How to comply with the new minimum wage requirements of AB1228

Compliance with AB1228 is not just a legal requirement; it's an opportunity to demonstrate your commitment to your employees and to champion ethical business practices.

Here's a detailed guide to help you navigate this process:

Step #1: Determine coverage

Review the criteria:

Confirm whether your establishments meet the definition of a "fast food restaurant" under AB1228. This includes assessing the service model, national chain affiliation, and the primary business of selling food and beverages for immediate consumption.

Check for exemptions:

Identify if any of your establishments qualify for exemptions under the law, including those outlined in AB610.

Step #2: Adjust payroll systems

Update wage rates:

Ensure that your payroll systems are updated to reflect the new $20 per hour minimum wage for eligible employees.

Salary thresholds for exempt employees:

Review and adjust the salaries of exempt managerial employees to meet the new threshold, ensuring they earn at least twice the state minimum wage for full-time employment.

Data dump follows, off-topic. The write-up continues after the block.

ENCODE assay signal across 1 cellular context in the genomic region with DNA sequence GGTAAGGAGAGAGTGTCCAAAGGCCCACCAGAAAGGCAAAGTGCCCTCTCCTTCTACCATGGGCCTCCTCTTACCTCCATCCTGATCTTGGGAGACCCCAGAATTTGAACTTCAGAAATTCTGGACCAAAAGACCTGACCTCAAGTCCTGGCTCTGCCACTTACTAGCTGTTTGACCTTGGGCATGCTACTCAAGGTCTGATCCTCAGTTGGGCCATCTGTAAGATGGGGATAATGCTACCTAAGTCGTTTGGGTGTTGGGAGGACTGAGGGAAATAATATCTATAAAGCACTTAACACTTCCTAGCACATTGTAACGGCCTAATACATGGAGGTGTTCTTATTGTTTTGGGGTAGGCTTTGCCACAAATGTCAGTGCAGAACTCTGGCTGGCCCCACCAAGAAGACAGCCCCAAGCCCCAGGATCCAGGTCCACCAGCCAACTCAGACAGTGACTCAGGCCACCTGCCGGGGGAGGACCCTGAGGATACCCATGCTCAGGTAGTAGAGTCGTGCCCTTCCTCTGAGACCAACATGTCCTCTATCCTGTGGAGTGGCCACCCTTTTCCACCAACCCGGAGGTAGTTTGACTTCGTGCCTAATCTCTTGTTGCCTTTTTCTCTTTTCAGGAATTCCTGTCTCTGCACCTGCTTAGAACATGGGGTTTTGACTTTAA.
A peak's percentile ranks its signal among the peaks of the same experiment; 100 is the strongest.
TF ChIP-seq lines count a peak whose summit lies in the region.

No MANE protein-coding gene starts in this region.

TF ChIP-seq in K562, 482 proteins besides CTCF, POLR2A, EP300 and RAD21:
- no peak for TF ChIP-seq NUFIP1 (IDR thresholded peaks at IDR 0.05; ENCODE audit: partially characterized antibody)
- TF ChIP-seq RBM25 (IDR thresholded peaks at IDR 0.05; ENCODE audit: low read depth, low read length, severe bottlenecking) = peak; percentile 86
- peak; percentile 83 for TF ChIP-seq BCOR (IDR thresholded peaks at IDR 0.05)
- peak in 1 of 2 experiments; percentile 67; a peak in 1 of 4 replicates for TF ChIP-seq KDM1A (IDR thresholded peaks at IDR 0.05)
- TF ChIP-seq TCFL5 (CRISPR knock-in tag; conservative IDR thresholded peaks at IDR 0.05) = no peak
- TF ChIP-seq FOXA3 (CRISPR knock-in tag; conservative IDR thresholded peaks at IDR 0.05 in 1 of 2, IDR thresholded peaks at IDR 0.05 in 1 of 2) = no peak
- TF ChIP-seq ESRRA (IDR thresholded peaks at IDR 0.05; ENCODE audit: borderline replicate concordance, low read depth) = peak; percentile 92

Step #3: Post required notices

Workplace postings:

Display the updated minimum wage notices in prominent locations within your establishments to inform employees of their rights under the new law.

Step #4: Stay informed

Follow the fast food council:

Keep abreast of any future changes or updates issued by the Fast Food Council, including potential future wage increases and new employment standards.

Step #5: Consult with professionals

Seek expert advice:

If you're unsure about any aspects of compliance, consult with legal and HR professionals to ensure your practices are in line with the law.

Want to make sure your business policies are up to date and in line with all of California's 2024 compliance regulations? Download our comprehensive guide below!

The California Employer’s Guide to New Laws LC 1

Are you compliant with AB1228? 

By reading this  this article, you've learned the intricacies of AB1228, covering everything from its foundational principles to the steps necessary for compliance.

But, understanding these changes is just the beginning. True adaptation requires decisive action, especially with the April 1, 2024, effective date already behind us.

Our team of dedicated professionals is here to guide you through the maze of AB1228 compliance. We're committed to ensuring your transition under this new wage standard is seamless and straightforward.

Are you ready to lead the way in compliance?


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Act now and secure your position at the forefront of this significant change!

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This article is not intended to be exhaustive nor should any discussion or opinions be construed as legal advice. Readers should contact legal counsel for legal advice.